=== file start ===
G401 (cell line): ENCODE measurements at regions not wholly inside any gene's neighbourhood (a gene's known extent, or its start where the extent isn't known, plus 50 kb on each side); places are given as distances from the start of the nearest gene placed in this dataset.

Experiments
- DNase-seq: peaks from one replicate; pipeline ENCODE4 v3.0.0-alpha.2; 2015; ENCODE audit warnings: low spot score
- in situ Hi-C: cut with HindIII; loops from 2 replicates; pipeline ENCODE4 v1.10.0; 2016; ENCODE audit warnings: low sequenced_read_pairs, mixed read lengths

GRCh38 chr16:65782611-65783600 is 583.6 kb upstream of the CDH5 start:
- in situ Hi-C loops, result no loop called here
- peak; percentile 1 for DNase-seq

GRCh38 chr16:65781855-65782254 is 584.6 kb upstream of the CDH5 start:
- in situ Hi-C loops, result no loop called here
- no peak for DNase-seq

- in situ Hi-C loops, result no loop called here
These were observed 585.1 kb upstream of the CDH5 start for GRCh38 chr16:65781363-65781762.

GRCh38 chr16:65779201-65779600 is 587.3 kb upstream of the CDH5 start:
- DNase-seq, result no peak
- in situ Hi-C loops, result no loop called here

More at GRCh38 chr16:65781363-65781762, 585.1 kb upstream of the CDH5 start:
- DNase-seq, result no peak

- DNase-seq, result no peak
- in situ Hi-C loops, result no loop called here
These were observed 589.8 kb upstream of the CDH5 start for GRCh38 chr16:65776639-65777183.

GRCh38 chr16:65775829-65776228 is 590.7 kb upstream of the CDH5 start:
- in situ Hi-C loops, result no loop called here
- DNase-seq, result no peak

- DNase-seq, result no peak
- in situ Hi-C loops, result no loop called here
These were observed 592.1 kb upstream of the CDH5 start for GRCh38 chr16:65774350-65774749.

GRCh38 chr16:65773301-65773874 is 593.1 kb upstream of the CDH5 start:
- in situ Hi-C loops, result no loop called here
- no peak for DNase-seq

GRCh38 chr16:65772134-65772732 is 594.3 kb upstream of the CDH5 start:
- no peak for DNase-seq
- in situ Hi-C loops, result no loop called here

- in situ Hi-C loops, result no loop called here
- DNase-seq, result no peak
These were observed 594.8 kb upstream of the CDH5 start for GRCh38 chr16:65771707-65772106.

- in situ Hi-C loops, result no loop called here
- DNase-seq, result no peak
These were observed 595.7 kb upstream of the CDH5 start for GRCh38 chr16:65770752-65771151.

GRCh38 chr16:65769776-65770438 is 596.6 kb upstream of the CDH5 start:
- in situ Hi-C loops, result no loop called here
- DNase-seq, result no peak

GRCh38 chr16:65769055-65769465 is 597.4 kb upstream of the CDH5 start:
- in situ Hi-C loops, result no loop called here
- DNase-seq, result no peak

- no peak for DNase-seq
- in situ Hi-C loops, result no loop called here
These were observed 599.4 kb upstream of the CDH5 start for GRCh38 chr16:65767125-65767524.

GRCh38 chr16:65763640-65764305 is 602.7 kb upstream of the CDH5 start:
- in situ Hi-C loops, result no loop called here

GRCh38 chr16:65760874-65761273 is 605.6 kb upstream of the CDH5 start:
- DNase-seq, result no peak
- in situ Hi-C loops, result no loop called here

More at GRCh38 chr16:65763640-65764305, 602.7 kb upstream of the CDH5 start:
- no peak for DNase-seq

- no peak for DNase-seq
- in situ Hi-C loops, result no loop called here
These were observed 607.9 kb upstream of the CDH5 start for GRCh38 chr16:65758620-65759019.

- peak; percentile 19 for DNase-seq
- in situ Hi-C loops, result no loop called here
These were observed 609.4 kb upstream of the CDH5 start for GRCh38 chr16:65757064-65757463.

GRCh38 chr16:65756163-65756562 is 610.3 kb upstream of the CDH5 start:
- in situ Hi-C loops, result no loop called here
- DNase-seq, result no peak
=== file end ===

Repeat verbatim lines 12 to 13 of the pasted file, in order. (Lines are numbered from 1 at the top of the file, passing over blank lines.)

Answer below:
These were observed 585.1 kb upstream of the CDH5 start for GRCh38 chr16:65781363-65781762.

GRCh38 chr16:65779201-65779600 is 587.3 kb upstream of the CDH5 start: